Confusion mars Ruto UDA-ANC merger plan as officials object

President William Samoei Ruto chats with Prime Cabinet Secretary Musalia Mudavadi during the release of the 18th Cycle Report on Evaluation of the Performance of Ministries, State Corporations and Tertiary Institutions for the Financial Year 2021/2022 at KICC Nairobi. [File, Standard]

The announcement by President William Ruto and Prime Cabinet Secretary Musalia Mudavadi on a planned merger between the ruling United Democratic Alliance (UDA) and the Amani National Congress (ANC) has thrown their followers into disarray.

The creation of a new party has caused anxiety among elected leaders in both parties who will now have to either subscribe to the new party or scout for new special-purpose vehicles to carry their dreams.

UDA-sponsored leaders have invested heavily in the ongoing grassroots polls in the hope that they could cling to party seats and get a foothold in the party’s National Delegates Conference (NDC), the single most major decision-making organ of the party. But all their efforts appear to have been nullified by the president’s announcement on Wednesday because a new party would call for fresh grassroots elections or the consensus democracy.

“The people of Kenya have told us they don’t want politics of tribalism, and the replacement for politics of tribalism is making sure we consolidate the place of our political parties as the institutions of democratic governance. You cannot have a democracy without solid political parties built, not based on personality cults or tribes, but based on the solid basis of an agenda, of a vision, of a plan,” Ruto said.

Yesterday, UDA National Election Board (NEB) chairperson Antony Mwaura added to the growing confusion when he issued a notice of grassroots elections for the Nairobi county after a series of delays.

According to Mwaura, the elections, which pits Nairobi governor Johnson Sakaja against Embakasi North MP James Gakuya, will be held on Saturday at Bomas of Kenya.

 “To all constituency delegates, governors, deputy governors, senators and women representatives of UDA, please be advised that the county-level elections for Nairobi will be conducted on June 22, 2024, and will take place at the Bomas of Kenya,” the statement read.

The confusion has been further compounded by a statement by UDA’s Secretary General Cleophas Malala, who told The Standard yesterday that the ruling party will not fold. He said the agreement with ANC was for the latter to fold and join UDA.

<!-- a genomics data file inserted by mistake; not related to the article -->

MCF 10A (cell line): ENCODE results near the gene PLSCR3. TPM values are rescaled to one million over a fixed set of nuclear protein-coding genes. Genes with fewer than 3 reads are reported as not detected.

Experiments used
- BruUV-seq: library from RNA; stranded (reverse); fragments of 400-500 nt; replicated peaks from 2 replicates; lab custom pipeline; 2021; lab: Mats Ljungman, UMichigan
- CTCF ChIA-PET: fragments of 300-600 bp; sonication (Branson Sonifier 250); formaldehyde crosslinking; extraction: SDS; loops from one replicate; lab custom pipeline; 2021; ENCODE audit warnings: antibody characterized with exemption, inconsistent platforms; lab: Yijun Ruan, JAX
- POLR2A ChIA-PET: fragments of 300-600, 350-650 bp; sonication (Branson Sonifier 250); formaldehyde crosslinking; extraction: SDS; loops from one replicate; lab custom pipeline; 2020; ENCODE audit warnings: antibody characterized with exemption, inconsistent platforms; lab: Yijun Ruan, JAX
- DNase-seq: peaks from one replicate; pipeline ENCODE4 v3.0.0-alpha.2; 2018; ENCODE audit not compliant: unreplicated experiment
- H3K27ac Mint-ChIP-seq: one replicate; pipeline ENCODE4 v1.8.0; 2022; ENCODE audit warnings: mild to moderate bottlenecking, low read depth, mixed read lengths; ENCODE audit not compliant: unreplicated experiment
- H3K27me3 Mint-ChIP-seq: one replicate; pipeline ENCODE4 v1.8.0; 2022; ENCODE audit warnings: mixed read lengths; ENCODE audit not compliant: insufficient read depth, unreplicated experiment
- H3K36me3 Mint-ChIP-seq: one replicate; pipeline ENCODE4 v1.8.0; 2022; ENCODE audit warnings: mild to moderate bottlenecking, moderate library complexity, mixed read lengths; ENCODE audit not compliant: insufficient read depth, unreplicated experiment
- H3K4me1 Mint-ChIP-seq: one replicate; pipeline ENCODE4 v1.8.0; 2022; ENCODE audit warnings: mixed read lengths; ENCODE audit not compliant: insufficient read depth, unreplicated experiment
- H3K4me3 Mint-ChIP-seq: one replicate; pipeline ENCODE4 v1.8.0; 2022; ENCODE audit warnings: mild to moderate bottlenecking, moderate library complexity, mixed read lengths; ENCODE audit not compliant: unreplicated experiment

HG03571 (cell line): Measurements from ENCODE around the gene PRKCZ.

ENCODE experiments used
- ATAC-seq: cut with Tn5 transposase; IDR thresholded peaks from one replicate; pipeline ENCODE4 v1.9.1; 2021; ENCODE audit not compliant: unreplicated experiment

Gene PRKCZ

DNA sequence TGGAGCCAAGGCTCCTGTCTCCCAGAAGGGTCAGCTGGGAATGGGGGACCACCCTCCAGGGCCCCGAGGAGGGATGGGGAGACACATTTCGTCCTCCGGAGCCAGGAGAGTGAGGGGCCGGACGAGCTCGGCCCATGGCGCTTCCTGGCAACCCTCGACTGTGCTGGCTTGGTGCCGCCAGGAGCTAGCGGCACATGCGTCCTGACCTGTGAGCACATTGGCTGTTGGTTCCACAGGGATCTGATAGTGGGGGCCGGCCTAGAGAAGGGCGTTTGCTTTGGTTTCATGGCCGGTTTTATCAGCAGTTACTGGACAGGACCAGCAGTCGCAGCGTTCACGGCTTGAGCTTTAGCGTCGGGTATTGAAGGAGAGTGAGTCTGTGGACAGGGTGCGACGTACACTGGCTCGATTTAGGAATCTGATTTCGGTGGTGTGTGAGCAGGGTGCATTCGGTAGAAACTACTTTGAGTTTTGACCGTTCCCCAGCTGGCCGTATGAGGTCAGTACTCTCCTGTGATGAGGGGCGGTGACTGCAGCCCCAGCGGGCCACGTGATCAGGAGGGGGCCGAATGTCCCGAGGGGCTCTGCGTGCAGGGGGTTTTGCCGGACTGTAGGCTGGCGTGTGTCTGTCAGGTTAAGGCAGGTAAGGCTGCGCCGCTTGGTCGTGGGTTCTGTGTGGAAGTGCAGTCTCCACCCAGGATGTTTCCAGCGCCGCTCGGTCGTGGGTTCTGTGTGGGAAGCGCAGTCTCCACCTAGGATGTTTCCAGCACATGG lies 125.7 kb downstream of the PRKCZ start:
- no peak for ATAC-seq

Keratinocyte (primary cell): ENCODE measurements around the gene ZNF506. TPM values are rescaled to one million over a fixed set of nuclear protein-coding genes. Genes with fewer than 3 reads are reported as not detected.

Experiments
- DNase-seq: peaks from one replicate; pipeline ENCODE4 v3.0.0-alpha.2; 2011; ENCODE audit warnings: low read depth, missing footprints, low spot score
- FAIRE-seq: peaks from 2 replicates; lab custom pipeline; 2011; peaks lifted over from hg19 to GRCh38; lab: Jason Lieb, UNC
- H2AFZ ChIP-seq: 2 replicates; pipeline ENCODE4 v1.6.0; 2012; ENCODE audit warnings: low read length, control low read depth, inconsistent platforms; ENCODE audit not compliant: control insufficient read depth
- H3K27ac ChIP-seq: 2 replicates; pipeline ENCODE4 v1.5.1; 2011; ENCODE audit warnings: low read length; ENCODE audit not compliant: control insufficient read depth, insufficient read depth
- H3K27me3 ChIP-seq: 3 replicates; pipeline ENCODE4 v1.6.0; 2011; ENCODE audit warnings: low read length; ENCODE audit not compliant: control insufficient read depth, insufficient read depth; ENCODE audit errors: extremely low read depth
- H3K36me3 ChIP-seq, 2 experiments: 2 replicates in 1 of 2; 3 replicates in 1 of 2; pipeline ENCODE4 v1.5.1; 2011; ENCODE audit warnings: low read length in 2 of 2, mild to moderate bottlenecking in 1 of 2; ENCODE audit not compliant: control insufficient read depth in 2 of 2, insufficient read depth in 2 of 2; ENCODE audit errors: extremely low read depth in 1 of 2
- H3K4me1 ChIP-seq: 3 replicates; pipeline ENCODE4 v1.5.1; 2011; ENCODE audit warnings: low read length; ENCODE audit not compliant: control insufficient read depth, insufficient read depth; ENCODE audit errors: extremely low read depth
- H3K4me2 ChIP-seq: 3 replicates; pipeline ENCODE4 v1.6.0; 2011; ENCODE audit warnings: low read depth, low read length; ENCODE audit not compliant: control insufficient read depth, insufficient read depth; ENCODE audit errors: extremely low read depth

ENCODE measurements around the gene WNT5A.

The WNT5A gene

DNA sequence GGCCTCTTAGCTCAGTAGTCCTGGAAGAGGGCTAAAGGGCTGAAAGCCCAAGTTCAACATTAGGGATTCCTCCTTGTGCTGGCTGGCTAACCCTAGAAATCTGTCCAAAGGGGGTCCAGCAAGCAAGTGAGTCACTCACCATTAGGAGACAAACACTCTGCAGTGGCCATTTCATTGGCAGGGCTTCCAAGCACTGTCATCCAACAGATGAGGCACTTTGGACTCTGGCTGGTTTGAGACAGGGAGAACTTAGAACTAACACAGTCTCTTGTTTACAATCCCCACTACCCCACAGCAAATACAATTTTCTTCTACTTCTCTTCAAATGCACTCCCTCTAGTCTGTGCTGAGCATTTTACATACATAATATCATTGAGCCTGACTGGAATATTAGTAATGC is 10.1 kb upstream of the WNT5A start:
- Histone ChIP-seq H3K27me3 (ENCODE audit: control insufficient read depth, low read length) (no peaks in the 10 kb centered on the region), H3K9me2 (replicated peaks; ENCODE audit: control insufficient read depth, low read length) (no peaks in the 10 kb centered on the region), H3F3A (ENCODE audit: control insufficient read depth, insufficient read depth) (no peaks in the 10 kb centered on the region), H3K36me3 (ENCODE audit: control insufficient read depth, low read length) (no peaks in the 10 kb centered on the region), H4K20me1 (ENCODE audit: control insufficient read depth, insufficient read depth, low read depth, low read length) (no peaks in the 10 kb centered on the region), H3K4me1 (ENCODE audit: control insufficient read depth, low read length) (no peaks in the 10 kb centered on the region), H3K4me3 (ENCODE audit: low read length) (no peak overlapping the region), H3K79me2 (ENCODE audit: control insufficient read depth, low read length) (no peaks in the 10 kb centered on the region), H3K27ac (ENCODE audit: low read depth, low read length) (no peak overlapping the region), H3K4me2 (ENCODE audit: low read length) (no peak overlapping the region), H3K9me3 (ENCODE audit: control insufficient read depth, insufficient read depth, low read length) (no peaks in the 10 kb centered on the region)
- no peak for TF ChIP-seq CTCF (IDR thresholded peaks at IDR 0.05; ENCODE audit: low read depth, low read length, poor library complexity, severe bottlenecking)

Malala maintained that UDA, a party with over 150 members of parliament could never merge with ANC which has only four.

“This is the position. UDA is not folding. Let them (ANC) accept the reality that they have agreed to fold and join UDA. How can a party with over 150 MPs merge with a party with only four MPs? That is not viable,” Malala told The Standard on phone.

According to Malala, the ruling party is set to meet with Senate speaker Amason Kingi’s Pamoja African Alliance (PAA) and Cabinet Secretary for the Ministry of Public Service, Performance and Delivery Management Moses Kuria’s Chama Cha Kazi (CCK) next week and later the United Democratic Movement (UDM). Malala said it would not be logical to keep changing the name, the symbol and the colour of their party every time they meet with a new party.

But Lamu governor Issa Timamy, maintained that the meeting at State House discussed the impending merger between ANC and UDA, with the two parties agreeing that the move will foster stronger national unity and progressive democratic governance.

“ANC and UDA agreed and resolved to form a joint implementation committee composed of both political and legal minds to expedite the merger process,” Timamy said in a statement.

Nyeri governor Mutahi Kahiga, however, poured cold water on the merger process and its intention claiming there was no democracy in Kenyan political parties as they serve individual interests.

“Kenya is yet to reach the political democratic levels of the United States where there are Democrats and Republicans because in our case we are still struggling with the single minded personality cult,” Kahiga told The Standard on phone.